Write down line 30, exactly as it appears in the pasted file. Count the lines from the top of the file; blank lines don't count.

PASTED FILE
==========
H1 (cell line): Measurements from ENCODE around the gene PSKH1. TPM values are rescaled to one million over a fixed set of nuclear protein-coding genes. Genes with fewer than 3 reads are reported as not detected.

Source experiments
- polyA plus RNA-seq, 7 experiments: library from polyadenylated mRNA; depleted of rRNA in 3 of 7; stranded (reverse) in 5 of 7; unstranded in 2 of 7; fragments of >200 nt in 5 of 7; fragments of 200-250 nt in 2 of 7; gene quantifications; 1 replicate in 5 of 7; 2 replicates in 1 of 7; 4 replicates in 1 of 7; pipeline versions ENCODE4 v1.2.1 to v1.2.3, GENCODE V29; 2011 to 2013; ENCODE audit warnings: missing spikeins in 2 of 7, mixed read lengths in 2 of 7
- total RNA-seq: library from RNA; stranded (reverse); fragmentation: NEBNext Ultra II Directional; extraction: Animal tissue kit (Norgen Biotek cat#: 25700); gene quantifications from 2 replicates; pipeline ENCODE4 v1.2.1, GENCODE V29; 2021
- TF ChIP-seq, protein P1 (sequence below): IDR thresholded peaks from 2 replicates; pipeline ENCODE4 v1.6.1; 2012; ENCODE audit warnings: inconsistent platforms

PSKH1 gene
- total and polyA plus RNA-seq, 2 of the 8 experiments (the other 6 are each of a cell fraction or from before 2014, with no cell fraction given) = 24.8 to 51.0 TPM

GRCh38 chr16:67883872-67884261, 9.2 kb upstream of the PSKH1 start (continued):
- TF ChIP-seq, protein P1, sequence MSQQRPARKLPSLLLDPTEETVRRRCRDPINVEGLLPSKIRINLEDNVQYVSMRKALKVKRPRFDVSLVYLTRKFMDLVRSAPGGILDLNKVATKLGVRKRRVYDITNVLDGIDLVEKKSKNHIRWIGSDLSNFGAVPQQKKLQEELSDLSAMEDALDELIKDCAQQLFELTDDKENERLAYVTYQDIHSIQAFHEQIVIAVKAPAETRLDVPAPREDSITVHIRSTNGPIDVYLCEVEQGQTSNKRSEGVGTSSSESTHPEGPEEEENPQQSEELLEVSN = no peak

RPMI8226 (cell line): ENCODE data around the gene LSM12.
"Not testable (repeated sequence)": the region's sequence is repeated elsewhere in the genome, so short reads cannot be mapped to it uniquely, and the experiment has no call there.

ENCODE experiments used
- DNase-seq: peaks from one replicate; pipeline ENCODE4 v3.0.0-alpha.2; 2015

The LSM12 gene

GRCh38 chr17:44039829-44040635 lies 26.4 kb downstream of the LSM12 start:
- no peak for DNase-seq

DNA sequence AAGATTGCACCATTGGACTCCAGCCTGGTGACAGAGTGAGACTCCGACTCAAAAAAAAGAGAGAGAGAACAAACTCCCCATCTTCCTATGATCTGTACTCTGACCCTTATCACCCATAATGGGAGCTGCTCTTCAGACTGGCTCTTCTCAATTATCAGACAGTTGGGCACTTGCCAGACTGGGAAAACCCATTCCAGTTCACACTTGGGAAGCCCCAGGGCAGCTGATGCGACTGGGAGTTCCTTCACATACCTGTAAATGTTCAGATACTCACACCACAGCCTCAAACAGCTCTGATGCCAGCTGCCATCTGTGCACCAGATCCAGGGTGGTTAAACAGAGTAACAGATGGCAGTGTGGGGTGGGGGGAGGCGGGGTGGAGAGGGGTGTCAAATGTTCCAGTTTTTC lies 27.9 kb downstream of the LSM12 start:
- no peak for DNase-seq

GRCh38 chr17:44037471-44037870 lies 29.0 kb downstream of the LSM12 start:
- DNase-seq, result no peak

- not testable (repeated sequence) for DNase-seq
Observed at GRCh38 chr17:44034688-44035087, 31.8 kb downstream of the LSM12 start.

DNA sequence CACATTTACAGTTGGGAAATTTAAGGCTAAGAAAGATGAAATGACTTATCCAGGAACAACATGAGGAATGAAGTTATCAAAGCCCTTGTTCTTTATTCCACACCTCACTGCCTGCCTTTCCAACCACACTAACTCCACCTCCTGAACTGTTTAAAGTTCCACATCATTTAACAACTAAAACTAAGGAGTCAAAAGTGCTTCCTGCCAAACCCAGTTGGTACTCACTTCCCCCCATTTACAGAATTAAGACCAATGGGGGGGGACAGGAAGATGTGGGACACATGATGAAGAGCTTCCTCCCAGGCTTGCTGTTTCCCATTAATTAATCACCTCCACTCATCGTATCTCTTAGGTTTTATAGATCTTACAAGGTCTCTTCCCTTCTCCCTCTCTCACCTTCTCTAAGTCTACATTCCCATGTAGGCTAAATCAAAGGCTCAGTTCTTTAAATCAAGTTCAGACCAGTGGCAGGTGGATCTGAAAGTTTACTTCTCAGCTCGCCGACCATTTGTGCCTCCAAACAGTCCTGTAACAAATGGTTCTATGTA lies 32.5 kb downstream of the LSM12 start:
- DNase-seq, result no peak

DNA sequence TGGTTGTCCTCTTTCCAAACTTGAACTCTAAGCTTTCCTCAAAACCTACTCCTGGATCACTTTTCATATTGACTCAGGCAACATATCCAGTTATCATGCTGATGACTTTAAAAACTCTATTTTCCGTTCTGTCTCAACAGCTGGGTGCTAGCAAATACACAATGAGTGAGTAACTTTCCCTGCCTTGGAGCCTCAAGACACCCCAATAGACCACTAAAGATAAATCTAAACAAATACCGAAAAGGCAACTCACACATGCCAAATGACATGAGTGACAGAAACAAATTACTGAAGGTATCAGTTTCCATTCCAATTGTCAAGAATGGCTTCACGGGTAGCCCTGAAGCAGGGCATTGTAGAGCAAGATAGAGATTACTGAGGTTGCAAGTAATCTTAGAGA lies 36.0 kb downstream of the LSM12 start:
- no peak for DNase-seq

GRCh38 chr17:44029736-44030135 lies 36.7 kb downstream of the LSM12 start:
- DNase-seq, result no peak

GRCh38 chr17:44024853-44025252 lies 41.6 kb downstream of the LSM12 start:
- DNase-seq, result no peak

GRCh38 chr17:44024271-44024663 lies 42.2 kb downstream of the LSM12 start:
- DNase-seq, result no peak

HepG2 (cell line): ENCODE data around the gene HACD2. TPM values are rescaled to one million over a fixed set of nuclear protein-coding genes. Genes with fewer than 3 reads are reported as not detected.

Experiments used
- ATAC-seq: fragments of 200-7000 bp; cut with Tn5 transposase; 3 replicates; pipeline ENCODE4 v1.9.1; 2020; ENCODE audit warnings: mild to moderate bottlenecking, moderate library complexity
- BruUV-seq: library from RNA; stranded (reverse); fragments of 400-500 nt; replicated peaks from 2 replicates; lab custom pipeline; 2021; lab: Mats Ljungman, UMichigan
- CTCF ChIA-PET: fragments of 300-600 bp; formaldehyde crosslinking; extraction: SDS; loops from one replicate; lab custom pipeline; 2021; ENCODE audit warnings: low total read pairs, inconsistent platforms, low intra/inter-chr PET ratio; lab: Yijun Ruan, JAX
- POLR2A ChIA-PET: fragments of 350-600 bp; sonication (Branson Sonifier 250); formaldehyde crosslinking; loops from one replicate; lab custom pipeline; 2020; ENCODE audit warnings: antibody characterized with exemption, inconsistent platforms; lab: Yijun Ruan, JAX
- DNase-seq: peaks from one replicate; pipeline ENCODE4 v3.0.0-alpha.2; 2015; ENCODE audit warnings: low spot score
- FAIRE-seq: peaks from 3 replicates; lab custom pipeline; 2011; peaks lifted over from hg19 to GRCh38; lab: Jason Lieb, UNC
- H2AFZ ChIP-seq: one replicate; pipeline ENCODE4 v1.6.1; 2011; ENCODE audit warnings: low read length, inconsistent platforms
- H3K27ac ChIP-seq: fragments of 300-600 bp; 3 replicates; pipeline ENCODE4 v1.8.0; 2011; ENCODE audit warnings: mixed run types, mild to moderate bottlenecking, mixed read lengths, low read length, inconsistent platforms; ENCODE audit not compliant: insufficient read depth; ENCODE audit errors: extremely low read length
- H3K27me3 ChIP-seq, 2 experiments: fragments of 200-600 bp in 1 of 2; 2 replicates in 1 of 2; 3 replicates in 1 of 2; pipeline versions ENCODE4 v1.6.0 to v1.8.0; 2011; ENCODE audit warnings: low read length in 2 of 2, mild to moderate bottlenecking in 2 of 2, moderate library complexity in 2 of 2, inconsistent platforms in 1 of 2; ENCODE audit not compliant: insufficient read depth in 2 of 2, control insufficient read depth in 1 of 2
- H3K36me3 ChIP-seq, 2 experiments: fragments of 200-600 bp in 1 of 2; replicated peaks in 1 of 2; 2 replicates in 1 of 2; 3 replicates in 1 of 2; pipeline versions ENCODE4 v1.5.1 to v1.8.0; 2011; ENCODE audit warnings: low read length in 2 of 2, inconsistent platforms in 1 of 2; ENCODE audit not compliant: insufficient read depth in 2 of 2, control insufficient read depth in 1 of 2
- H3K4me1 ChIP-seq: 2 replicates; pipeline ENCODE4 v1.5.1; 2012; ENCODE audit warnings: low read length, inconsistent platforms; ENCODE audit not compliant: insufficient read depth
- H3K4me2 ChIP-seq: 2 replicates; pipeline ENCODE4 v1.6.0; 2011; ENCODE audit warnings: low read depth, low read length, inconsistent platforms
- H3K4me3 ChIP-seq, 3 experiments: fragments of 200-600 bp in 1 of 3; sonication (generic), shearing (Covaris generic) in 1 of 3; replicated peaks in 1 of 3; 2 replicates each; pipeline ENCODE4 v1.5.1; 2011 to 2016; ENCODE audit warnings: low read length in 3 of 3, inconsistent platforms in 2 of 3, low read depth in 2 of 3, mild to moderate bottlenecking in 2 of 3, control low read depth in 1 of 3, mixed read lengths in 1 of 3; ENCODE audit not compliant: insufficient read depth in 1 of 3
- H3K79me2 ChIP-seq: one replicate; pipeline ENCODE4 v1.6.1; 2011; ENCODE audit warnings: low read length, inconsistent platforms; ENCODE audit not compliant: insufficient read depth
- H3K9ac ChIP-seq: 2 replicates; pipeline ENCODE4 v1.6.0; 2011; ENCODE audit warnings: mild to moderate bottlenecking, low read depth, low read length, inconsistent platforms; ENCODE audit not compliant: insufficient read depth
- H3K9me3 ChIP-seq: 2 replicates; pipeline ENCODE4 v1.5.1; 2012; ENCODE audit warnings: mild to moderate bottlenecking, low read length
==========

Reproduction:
- DNase-seq, result no peak